San Miguel is home to the Mission San Miguel Arcángel, founded on 25 July 1797. Mission San Miguel Arcángel was founded on July 25, 1797 by the Franciscan order, on a site chosen specifically due to the large number of Salinan Indians that inhabited the area, whom the Spanish priests wanted to evangelize. It is located at 775 Mission Street, San Miguel, California, in San Luis Obispo County. The mission remains in use as a parish church to this day. After being closed to the public for six years due to the 2003 San Simeon Earthquake, the church re-opened on December 22, 2009. Inside the church are murals by Esteban Munras. Father Presidente Fermin Francisco de Lasuen founded the mission on July 25, 1797, making it the sixteenth California mission. Its location between Mission San Luis Obispo and Mission San Antonio de Padua provided a stop on the trip that had previously taken two days. In 1803, the mission reported an Indian population of 908, while its lands grazed 809 cattle, 3,223 sheep, 342 horses and 29 mules. That year's harvest included about 2,186 fanegas of wheat and corn (A fanega was about 220 pounds). Most of the mission burned, while still being developed, in 1806. It was rebuilt within a year. On July 15, 1836, the Mexican government secularized mission lands, including Mission San Miguel, and Ygnacio Coronel took charge. In 1846, Governor Pío Pico sold the Mission for $600 to Petronillo Rios and William Reed. Reed used the Mission as a family residence and a store. In 1848, Reed and his family were murdered, leaving the Mission vacant for a period of time. The Mission was a stopping place for miners coming from Los Angeles to San Francisco, and was consequently was used as a saloon, dance hall, storeroom and living quarters.
In 1859, President James Buchanan returned the Mission to the Church. In 1878, after 38 years without a resident padre, Father Philip Farrelly became the "First Pastor" of Mission San Miguel Arcángel. Through all the years the priests kept the church in condition and it is called the best-preserved church in the mission chain today. In 1928, Mission San Miguel Arcángel and Mission San Antonio de Padua were returned to the Franciscan order. Since then, the Mission has been repaired and restored, and has one of the best-preserved interiors (which gives one of the best examples of old mission life). For many years, the Mission served the town as an active parish church of the Diocese of Monterey. Unfortunately, harmonic vibrations from the nearby Union Pacific Railroad main line has weakened the unreinforced masonry structures over the years. The San Simeon Earthquake of December 22, 2003 caused severe damage to the sanctuary at Mission San Miguel. The Catholic Church considered closing the parish due to the extensive damage and the estimated $15 million cost of repair. Work has since been completed and the Mission is to reopen on October 2, 2009. Bells were vitally important to daily life at any mission. The bells were rung at mealtimes, to call the Mission residents to work and to religious services, during births and funerals, to signal the approach of a ship or returning missionary, and at other times; novices were instructed in the intricate rituals associated with the ringing the mission bells.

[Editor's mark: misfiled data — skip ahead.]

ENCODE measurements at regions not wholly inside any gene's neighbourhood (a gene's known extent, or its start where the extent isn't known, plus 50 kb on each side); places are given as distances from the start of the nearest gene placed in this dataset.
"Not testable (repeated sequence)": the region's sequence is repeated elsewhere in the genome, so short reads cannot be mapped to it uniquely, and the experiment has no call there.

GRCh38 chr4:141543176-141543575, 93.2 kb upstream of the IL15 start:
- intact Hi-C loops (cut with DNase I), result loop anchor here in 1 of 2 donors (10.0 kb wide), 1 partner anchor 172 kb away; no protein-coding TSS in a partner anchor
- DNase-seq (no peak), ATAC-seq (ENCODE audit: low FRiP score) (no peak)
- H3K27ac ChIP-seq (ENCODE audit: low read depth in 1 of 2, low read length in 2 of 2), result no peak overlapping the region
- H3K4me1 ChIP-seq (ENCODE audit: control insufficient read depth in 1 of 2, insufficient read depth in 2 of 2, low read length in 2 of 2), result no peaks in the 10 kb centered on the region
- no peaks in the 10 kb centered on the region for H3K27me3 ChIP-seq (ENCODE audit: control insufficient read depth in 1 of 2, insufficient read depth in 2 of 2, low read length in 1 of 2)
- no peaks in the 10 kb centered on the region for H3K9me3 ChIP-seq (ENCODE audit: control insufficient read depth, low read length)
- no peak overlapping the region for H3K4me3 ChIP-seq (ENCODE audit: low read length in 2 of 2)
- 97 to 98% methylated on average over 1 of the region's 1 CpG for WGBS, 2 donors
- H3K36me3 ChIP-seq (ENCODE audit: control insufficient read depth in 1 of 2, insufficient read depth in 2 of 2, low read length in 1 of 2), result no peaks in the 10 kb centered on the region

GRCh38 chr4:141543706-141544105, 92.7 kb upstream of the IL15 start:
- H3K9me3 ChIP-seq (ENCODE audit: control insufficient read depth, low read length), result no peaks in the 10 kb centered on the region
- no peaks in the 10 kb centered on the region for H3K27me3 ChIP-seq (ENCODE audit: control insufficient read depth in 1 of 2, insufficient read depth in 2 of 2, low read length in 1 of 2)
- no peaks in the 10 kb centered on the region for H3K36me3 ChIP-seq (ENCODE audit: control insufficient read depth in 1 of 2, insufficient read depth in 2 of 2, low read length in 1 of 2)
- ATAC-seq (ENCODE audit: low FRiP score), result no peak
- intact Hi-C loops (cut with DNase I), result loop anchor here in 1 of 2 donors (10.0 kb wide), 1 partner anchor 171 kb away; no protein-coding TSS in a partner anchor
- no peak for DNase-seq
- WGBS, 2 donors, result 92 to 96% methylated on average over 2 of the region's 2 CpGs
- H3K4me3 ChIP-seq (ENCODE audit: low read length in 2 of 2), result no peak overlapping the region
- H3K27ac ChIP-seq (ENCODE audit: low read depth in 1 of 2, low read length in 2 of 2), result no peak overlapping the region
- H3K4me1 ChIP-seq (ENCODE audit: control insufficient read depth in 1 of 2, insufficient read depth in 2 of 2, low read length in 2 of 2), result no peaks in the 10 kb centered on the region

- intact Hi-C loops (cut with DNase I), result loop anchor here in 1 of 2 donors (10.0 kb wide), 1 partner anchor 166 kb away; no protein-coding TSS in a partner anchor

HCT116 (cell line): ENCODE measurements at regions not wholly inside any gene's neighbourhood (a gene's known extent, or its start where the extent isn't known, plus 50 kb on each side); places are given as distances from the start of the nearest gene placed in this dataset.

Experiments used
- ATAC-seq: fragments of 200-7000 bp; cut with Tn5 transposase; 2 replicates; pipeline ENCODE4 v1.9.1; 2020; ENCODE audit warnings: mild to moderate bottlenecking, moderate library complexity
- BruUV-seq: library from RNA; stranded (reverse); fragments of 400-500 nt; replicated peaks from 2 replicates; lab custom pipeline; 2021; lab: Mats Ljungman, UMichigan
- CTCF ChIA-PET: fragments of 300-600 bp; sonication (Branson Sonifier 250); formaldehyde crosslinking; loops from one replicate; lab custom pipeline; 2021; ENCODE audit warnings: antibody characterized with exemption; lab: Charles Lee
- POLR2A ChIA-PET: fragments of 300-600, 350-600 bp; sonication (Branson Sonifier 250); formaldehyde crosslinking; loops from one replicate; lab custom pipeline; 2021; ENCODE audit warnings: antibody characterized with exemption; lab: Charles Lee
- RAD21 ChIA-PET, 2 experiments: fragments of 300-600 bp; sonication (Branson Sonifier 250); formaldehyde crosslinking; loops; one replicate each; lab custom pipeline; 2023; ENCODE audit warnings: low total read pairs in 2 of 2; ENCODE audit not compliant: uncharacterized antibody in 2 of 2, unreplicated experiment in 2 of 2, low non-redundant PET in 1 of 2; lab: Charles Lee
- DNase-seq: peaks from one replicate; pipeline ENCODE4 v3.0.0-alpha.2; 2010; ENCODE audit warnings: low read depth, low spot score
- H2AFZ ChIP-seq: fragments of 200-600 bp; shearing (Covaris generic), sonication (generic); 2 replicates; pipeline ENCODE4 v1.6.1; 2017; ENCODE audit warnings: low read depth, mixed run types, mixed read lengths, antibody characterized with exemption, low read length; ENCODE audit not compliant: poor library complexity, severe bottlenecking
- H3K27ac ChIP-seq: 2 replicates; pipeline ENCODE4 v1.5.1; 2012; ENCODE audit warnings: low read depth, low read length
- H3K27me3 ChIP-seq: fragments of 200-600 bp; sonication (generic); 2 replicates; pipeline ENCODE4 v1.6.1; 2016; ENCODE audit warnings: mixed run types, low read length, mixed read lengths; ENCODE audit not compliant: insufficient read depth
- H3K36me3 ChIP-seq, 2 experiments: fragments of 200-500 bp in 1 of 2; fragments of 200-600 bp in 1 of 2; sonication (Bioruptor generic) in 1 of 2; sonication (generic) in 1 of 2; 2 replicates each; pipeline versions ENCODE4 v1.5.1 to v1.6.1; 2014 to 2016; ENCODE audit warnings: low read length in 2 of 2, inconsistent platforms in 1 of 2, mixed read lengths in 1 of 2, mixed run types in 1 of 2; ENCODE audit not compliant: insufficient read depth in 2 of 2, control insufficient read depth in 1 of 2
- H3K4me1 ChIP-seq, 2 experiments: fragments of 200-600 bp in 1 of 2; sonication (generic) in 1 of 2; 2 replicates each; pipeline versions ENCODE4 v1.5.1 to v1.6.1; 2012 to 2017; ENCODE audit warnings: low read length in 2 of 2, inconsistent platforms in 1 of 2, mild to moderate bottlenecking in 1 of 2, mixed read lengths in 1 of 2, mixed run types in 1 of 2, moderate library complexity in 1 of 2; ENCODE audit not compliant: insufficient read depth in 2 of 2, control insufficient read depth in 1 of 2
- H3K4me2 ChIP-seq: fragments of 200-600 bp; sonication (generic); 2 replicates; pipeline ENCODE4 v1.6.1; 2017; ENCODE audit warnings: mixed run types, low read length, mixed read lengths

The local government organization is the San Miguel Community Services District (CSD) which was started by Gregory G. Campbell a local resident. Mr. Campbell created the CSD with the help of a petition that included signatures of over 80% of the local voters. The CSD is responsible for providing fresh water, sewer, fire protection and street lighting to the community of San Miguel.
|Wikimedia Commons has media related to San Miguel, California.|
- "2010 Census U.S. Gazetteer Files – Places – California". United States Census Bureau.
- "2010 Census Interactive Population Search: CA - San Miguel CDP". U.S. Census Bureau. Retrieved July 12, 2014.
- "American FactFinder". United States Census Bureau. Retrieved 2008-01-31.
- "Statewide Database". UC Regents. Retrieved February 2, 2015.
- "California's 24th Congressional District - Representatives & District Map". Civic Impulse, LLC. Retrieved September 29, 2014.